Simulations can be useful in an unimaginably large number of scenarios. Finance in particular is a field of study where maths and statistics have made led to great advances (sometimes for the good, sometimes for the bad). Value at Risk is just another example of subject where a simulation approach could be handy.
But, what is VaR? VaR is an indicator used in risk management, it represents the maximum potential loss which can occur to a portfolio of a certain investor, say 95% of the times. Well, actually, it could be better to say that 5% of the times the loss will be larger than what VaR predicted (and it could be way larger). In this case we say that we are calculating VaR with 5% confidence.
There are at least three ways of calculating VaR:
-Monte Carlo VaR
Let’s see each of them. For simplicity we will assume that our hypothetical investor has only one type of stock in their portfolio and that the holding period N is equal to 1.
Where W0 is the value of the portfolio at time of calculation, N is the holding period, sigma is the daily volatility and Z is the inverse of the normal distribution for 1 minus alpha which is the confidence level. (If alpha is 5% then Z is approximately –1.64, note however that VaR is a positive quantity). The use of the normal distribution of course hides important assumptions which often are fundamental for the reliability of these methods.
HR are the historical returns and Percentile is the quantile function in R applied to the historical returns. Note that there is no square root of N, since the holding period is equal to 1. If holding period > 1 day you should multiply this for N as above.
Monte Carlo VaR:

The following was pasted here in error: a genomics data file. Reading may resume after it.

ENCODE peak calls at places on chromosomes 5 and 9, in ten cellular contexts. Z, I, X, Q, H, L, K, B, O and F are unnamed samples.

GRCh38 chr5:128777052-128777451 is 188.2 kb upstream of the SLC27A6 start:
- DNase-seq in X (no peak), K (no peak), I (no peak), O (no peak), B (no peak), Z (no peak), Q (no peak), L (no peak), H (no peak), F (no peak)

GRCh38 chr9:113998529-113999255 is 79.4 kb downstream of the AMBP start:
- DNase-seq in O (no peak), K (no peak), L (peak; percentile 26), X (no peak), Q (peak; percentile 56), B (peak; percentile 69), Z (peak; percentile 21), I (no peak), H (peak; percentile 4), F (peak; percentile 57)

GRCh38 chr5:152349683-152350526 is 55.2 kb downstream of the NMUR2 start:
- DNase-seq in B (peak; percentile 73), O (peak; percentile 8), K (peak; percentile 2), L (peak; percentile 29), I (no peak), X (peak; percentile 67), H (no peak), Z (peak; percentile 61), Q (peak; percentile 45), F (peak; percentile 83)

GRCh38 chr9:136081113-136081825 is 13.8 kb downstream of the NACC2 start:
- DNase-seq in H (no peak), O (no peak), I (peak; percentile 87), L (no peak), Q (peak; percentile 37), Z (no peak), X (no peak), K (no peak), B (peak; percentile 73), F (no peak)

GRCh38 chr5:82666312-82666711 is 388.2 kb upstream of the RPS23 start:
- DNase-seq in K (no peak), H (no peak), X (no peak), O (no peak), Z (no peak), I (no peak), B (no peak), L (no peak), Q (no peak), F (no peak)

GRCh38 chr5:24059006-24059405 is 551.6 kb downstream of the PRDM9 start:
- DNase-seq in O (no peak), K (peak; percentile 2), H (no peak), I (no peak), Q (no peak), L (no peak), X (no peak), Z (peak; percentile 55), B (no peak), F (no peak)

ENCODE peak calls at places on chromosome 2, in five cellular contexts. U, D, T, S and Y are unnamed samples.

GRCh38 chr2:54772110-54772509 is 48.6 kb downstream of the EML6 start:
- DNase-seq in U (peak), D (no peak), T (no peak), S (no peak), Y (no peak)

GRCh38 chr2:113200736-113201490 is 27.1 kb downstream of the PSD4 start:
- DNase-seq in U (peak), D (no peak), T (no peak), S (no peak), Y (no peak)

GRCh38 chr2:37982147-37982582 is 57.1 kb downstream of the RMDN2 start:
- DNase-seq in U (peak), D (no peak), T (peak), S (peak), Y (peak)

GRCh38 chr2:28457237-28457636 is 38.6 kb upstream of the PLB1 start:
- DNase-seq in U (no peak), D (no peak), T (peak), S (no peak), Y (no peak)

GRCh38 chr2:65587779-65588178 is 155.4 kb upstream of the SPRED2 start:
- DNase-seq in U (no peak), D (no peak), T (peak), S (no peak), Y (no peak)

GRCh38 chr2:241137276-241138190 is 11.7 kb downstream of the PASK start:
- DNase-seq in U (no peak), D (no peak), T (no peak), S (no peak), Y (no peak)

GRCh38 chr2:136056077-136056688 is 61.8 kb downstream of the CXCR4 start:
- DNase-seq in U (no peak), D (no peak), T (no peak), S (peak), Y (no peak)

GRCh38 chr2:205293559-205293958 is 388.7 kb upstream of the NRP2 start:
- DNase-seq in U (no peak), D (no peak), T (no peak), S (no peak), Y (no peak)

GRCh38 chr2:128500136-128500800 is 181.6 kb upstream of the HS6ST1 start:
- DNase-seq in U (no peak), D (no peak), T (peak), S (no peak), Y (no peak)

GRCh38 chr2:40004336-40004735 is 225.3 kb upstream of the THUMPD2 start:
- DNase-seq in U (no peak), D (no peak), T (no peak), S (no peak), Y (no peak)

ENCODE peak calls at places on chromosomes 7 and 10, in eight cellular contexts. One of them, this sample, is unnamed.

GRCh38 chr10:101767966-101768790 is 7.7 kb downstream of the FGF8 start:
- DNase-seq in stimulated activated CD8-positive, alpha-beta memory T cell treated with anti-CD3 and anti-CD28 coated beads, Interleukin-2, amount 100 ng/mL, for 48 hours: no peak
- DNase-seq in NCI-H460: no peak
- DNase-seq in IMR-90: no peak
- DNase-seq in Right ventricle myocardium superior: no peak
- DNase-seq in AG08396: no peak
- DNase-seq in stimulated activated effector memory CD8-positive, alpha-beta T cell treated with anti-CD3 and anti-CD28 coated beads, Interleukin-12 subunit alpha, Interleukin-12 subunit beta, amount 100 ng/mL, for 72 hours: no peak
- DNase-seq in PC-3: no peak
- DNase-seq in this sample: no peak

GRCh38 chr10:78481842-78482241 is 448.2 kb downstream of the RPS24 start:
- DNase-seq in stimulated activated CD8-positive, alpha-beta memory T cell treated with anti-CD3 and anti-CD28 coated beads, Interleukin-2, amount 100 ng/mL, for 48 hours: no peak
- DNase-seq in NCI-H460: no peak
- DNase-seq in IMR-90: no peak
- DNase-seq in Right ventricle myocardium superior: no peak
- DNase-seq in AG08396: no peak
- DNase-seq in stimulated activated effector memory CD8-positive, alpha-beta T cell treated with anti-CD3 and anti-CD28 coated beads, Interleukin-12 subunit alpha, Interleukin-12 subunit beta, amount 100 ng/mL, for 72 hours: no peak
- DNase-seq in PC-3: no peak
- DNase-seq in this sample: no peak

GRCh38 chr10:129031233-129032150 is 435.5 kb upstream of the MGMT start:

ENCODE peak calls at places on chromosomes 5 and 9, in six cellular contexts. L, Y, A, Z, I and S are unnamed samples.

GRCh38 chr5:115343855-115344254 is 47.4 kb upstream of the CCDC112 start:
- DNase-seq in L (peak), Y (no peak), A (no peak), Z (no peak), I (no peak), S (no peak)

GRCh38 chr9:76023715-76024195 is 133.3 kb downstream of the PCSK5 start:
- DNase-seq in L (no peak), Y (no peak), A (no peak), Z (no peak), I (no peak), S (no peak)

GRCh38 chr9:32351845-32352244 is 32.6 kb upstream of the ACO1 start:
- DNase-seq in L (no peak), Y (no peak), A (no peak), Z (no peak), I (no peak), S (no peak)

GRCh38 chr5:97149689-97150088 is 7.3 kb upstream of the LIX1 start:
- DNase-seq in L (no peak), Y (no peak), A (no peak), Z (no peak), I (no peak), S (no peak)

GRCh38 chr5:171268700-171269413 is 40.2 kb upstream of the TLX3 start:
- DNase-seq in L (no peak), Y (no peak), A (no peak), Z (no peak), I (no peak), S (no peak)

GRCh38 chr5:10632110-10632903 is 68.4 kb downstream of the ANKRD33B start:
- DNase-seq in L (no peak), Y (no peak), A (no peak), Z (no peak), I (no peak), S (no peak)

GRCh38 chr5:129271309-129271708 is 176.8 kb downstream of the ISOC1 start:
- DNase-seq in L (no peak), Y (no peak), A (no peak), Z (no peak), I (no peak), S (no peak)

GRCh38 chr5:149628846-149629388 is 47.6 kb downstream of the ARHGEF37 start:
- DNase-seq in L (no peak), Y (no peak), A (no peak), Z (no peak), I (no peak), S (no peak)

With this approach you simulate a stochastic process which represent the path of the stock and then once you have calculated the logarithmic returns you just check the 5% percentile return and multiply it for the value of the portfolio at time 0.
Let’s see how to implement all this in R. The data used has been invented, and is downloadable from here
Here are some results:
The results tells us that our investor should experience losses greater than 2835.56 (or 1843.85) only 5% of the times. Usually this two values should not differ that much, however, considering how they are structured and that the data I used is completely made up and too short for historical VaR, it is still fine that we got these results. Usually the time series from which data is gathered are very long, the longer the series the more precise the result. In the last version of VaR, once simulated the behaviour of the stock you just calculate the logarithmic returns and then take out the 95% percentile.
For more information, check the wikipedia page here.
This article is for educational purpose only. The numbers are invented. The author is not responsible for any consequence or loss due to inappropriate use. It can contain mistakes and errors. You should never use this article for purposes different from the educational one.